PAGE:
President Erdogan is engaged in a very interesting duel with his own central bank, the Central Bank of the Republic of Turkey, as he tries to keep his commitment to keep interest rates low. He called himself an “enemy of interest rates” and blames all of Turkey's woes on high interest rates. He thus joined the ranks of political leaders who recently decided to defy the laws of economics. Even if he wins the election, his other goals are running into strong headwinds. Interest rates have risen and the inflation rate is high. GDP growth last year was good, but his advisors are wary of this year's GDP growth prospects.
President Erdogan's determination to keep interest rates low and his frequent clashes with central bankers and his own financial advisers is a source of concern for investors. He has threatened to seize control of the central bank after the forthcoming elections and vowed to keep its policies in tow, basically depriving it of its independence. According to him, interest rates cause inflation, “not tomatoes, not pepper”. Last month, he repeated this stance.
Turkey has four major issues: a persistent budget deficit, a huge trade deficit, double-digit inflation, and President Erdogan's aversion to use of interest rate as a tool of monetary policy. Turkey imports more than it exports and Turkey's current-account deficit, 6 percent of GDP, is the highest among the five countries that Thomson Reuters calls “Fragile Five”: Turkey, South Africa, India, Indonesia and Brazil.
As I spent a day in the bazars of Istanbul, I heard fewer grumblings from shop owners than I expected. However, the lira's decline is hurting small companies which have a debt of USD 211 bn, denominated in dollars and euros. And the Iran sanctions may bring more bad news. Iran is Turkey's biggest supplier of crude oil and the second biggest supplier of natural gas after Russia. “The impending sanctions are sure to deal a blow to the Turkish economy”, said Aziz Konukman, a professor of economics at Gazi University in Ankara, by increasing its price of oil imports and decreasing its exports to Iran. There is also a credit crunch affecting small and medium-size businesses, too, said Atilla Yesilada, an investment analyst. “It has been the last three years, the currency depreciation continues and people are suffering.”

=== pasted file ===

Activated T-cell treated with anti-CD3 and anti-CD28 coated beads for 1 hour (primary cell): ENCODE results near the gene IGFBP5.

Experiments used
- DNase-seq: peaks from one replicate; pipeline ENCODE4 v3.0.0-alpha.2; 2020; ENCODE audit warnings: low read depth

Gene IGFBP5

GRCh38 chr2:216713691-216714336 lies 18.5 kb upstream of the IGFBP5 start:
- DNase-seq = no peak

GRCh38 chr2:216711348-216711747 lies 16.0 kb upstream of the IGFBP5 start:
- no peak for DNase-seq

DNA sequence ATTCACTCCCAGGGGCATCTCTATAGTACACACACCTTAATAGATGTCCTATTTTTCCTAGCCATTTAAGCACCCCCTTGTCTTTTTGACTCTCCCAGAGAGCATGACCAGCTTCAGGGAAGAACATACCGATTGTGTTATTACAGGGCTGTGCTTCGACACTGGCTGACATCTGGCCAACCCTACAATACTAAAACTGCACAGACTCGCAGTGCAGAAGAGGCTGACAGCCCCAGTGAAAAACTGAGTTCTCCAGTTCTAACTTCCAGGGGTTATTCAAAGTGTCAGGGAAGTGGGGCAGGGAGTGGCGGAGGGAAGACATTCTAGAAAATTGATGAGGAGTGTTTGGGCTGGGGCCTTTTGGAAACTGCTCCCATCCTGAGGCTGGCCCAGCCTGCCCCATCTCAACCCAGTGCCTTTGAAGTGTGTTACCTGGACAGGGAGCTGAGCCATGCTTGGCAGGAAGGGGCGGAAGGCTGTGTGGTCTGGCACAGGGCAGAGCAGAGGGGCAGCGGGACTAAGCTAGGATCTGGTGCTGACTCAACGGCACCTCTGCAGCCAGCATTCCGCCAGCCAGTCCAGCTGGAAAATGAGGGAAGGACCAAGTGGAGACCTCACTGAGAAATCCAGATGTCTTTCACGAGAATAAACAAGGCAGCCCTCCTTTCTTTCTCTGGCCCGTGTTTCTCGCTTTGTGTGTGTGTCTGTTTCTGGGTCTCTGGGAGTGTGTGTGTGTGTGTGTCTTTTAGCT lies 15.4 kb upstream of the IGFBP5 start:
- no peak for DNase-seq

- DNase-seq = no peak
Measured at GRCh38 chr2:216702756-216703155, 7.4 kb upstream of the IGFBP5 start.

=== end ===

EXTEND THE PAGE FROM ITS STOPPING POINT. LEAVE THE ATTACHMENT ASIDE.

At a campaign rally, Muharrem Ince, a physics professor who is the leading presidential challenger, called on Erdogan to cease interfering with the Central Bank and to stop listening to advisers who were feeding him false information. He advised the president to reassure the nation that public fiscal discipline was a priority, rather than funding his mega-construction projects, and to quash rumours of currency controls.
Many western observers now hope that after the elections President Erdogan will let go of his focus on central bank policies, and allow it to use interest rate as a tool of monetary policy to control inflation and to stabilise the lira.
Dr Abdullah Shibli is an economist, and Senior Research Fellow, International Sustainable Development Institute (ISDI), a think-tank in Boston, USA. His new book Economic Crosscurrents will be published later this year.